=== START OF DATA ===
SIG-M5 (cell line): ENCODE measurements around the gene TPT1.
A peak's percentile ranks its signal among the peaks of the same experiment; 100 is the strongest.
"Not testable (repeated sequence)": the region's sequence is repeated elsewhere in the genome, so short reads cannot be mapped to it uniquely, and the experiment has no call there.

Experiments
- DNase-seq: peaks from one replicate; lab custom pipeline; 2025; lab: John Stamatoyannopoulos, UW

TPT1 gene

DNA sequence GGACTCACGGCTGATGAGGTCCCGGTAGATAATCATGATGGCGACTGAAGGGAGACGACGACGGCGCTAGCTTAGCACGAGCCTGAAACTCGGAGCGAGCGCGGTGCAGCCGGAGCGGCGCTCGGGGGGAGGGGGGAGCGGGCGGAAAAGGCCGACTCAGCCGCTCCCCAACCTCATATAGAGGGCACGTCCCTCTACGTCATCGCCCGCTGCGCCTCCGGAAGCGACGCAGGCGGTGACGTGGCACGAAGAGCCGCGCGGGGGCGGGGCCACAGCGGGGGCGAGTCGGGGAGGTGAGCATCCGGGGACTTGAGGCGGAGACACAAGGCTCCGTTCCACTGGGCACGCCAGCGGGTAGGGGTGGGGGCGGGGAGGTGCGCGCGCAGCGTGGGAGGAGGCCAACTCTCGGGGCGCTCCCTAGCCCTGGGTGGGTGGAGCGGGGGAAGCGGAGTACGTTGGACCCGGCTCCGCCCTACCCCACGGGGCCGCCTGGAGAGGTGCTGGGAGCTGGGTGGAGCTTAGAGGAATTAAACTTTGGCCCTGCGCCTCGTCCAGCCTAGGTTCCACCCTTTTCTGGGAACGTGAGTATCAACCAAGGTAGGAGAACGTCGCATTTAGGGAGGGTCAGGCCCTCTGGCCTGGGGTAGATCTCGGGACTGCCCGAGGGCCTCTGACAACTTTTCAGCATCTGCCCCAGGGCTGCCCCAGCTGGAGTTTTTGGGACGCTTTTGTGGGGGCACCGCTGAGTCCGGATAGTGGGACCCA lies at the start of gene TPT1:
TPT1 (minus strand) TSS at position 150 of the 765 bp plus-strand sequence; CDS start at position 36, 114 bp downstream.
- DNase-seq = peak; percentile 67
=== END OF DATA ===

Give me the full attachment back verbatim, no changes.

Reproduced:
SIG-M5 (cell line): ENCODE measurements around the gene TPT1.
A peak's percentile ranks its signal among the peaks of the same experiment; 100 is the strongest.
"Not testable (repeated sequence)": the region's sequence is repeated elsewhere in the genome, so short reads cannot be mapped to it uniquely, and the experiment has no call there.

Experiments
- DNase-seq: peaks from one replicate; lab custom pipeline; 2025; lab: John Stamatoyannopoulos, UW

TPT1 gene

DNA sequence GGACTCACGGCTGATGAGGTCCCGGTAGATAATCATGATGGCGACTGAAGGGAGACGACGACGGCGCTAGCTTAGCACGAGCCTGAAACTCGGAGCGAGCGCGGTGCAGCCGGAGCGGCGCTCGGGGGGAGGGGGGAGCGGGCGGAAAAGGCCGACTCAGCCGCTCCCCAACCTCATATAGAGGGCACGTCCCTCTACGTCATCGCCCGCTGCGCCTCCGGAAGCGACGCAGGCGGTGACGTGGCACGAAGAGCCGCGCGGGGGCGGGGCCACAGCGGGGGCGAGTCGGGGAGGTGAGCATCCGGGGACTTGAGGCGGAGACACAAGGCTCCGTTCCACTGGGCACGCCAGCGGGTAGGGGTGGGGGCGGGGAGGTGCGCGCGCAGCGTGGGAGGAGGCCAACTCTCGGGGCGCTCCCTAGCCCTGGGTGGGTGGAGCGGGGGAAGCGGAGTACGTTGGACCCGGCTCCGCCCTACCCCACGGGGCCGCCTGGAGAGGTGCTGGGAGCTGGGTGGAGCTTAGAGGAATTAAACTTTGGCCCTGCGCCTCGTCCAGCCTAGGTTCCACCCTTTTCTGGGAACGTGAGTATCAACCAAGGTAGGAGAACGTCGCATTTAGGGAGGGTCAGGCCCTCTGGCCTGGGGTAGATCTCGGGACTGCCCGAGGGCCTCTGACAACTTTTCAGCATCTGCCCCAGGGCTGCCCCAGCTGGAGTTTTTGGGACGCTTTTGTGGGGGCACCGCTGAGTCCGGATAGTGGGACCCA lies at the start of gene TPT1:
TPT1 (minus strand) TSS at position 150 of the 765 bp plus-strand sequence; CDS start at position 36, 114 bp downstream.
- DNase-seq = peak; percentile 67